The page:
Next month marks the 15th anniversary of the beginning of the war in Afghanistan. It has lasted longer than both world wars and the Vietnam War. In fact, it’s the longest in U.S. history. A recent trip to Afghanistan on national security issues convinced me that it will go on even longer. That means not just continuing the fight, but rethinking how we fight.

In July, President Barack Obama decided to slow the pace of U.S. troop withdrawal from Afghanistan. I questioned that decision because the president’s original plan was to reduce the number of troops from 9,800 to 5,500 before he left the White House in January. However, given a deteriorating security climate and resurgent Taliban, he was forced to keep 8,400 U.S. troops on the ground.

My conversations with senior U.S. military officials in Afghanistan helped me put into perspective the president’s decision. After the end of NATO’s combat mission in late 2014, a critical mass of troops withdrew and handed over security responsibilities to Afghan forces. Unfortunately, Afghan troops struggled to contain a burgeoning Taliban that was able to regain some of the territory once controlled by U.S. and NATO forces. At the end of January 2016, more than 70 percent of Afghan districts were under Afghan government control or influence. But by the end of May, that figure had declined nearly 5 percent. Additionally, almost 9 percent of districts were under insurgent control or influence, and 25 percent were at risk of falling to insurgents.

As a result of the president’s decision, the security climate has recently improved. Most notably, the capability of local Afghan security forces has strengthened and helped the government regain control of cities and territories it had lost to the Taliban. The ISIS offshoot, Islamic State Khorasan, no longer shows the ability to wage a sustained fight after Afghan forces pushed them into retreat.

Despite continued U.S. involvement, major uncertainties remain over the future of Afghanistan’s security. Most U.S. ground troops continue to have a very narrow mission, supporting counterterrorism operations and training of local forces. And America’s next president will be responsible for determining whether to expand or contract that role.

Rightly so, 15 years of fighting in Afghanistan has led many Americans to ask whether this war will ever end. While I am not prepared to say that we will remain in Afghanistan for as long as we have kept a presence in Germany, Japan or South Korea, I do believe that we will be fighting terrorist elements there for the foreseeable future.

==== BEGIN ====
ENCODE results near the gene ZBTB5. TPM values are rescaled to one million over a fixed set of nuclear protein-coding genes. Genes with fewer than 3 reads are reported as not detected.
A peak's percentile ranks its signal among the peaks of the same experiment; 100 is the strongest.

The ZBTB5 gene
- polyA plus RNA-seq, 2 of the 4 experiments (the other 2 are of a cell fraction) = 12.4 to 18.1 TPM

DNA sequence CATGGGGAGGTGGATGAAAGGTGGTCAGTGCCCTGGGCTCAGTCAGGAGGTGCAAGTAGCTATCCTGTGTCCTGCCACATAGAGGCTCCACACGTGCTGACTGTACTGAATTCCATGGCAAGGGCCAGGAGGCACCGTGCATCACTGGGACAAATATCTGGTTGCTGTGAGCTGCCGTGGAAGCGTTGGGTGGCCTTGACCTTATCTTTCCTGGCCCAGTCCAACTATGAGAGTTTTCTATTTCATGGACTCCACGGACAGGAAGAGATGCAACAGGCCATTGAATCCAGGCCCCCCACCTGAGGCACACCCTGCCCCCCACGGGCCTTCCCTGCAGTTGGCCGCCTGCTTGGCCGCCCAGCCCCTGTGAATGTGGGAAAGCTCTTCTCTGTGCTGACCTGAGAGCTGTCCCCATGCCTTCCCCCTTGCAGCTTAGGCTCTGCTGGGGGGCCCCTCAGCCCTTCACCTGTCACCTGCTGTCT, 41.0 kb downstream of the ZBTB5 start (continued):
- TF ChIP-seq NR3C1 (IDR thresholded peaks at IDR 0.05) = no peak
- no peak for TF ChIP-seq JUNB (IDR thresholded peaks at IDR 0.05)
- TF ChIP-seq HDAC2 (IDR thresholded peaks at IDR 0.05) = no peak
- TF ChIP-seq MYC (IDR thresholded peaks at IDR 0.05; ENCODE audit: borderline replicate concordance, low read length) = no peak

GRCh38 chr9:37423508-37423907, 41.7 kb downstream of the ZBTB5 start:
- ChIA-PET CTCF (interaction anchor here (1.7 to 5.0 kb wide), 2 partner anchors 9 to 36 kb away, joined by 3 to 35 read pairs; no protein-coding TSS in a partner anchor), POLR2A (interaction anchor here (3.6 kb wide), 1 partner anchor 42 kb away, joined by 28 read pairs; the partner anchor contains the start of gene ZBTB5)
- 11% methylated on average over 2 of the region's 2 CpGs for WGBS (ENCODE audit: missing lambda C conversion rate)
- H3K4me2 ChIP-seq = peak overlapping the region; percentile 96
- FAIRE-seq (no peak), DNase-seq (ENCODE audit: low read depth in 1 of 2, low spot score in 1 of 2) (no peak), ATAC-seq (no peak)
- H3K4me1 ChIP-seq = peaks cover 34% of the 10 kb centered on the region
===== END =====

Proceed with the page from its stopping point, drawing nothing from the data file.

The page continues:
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To help U.S. troops complete their mission, we must reorganize our military so it emphasizes counterterrorism missions — increasing rapid reaction, mobility and agility, and enhancing our intelligence capabilities. The United States must review old weapons platforms and deploy lighter, more precise technologies that utilize new systems to help troops fight smarter and safer.

After World War II, the United States reorganized its military infrastructure to meet new threats by creating the Department of Defense. We developed the Marshall Plan to aid Western Europe and prevent the world from slipping back into war. And in the 1980s, we passed the Goldwater-Nichols Act to reorganize our military again and develop a more streamlined and efficient chain-of-command across branches. Now, facing a jihadist arc across the Middle East and beyond, the United States must reorganize again, using both hard and soft power. It can’t fight 21st century threats with mid-20th century mindsets.

In this new world, we face enemies who don’t bother with conventional warfare rules. To defeat them, we must consider not only how long we fight, but also how we will fight.

Rep. Steve Israel is retiring from Congress this year.